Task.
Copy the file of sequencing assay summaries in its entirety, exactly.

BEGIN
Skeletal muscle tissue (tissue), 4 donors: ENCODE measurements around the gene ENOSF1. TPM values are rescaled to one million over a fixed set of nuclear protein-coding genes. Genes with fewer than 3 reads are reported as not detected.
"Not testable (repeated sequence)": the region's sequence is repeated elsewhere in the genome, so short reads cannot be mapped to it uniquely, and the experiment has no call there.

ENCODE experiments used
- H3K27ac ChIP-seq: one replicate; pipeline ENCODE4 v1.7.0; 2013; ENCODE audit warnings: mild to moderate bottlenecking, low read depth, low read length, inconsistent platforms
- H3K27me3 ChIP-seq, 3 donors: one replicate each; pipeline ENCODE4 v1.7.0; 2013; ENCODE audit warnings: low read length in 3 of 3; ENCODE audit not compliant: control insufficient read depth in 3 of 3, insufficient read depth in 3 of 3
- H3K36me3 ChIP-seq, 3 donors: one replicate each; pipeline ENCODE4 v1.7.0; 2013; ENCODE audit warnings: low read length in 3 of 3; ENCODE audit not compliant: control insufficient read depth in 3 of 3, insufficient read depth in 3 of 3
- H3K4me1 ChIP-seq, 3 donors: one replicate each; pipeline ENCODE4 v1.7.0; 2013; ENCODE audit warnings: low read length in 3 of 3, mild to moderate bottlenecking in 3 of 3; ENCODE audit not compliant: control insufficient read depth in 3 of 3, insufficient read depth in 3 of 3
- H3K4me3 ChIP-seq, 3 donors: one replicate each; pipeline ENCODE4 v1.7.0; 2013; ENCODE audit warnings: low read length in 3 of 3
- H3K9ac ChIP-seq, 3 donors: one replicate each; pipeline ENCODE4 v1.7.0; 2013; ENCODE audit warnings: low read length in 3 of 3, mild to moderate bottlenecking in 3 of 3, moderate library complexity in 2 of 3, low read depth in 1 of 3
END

Skeletal muscle tissue (tissue), 4 donors: ENCODE measurements around the gene ENOSF1. TPM values are rescaled to one million over a fixed set of nuclear protein-coding genes. Genes with fewer than 3 reads are reported as not detected.
"Not testable (repeated sequence)": the region's sequence is repeated elsewhere in the genome, so short reads cannot be mapped to it uniquely, and the experiment has no call there.

ENCODE experiments used
- H3K27ac ChIP-seq: one replicate; pipeline ENCODE4 v1.7.0; 2013; ENCODE audit warnings: mild to moderate bottlenecking, low read depth, low read length, inconsistent platforms
- H3K27me3 ChIP-seq, 3 donors: one replicate each; pipeline ENCODE4 v1.7.0; 2013; ENCODE audit warnings: low read length in 3 of 3; ENCODE audit not compliant: control insufficient read depth in 3 of 3, insufficient read depth in 3 of 3
- H3K36me3 ChIP-seq, 3 donors: one replicate each; pipeline ENCODE4 v1.7.0; 2013; ENCODE audit warnings: low read length in 3 of 3; ENCODE audit not compliant: control insufficient read depth in 3 of 3, insufficient read depth in 3 of 3
- H3K4me1 ChIP-seq, 3 donors: one replicate each; pipeline ENCODE4 v1.7.0; 2013; ENCODE audit warnings: low read length in 3 of 3, mild to moderate bottlenecking in 3 of 3; ENCODE audit not compliant: control insufficient read depth in 3 of 3, insufficient read depth in 3 of 3
- H3K4me3 ChIP-seq, 3 donors: one replicate each; pipeline ENCODE4 v1.7.0; 2013; ENCODE audit warnings: low read length in 3 of 3
- H3K9ac ChIP-seq, 3 donors: one replicate each; pipeline ENCODE4 v1.7.0; 2013; ENCODE audit warnings: low read length in 3 of 3, mild to moderate bottlenecking in 3 of 3, moderate library complexity in 2 of 3, low read depth in 1 of 3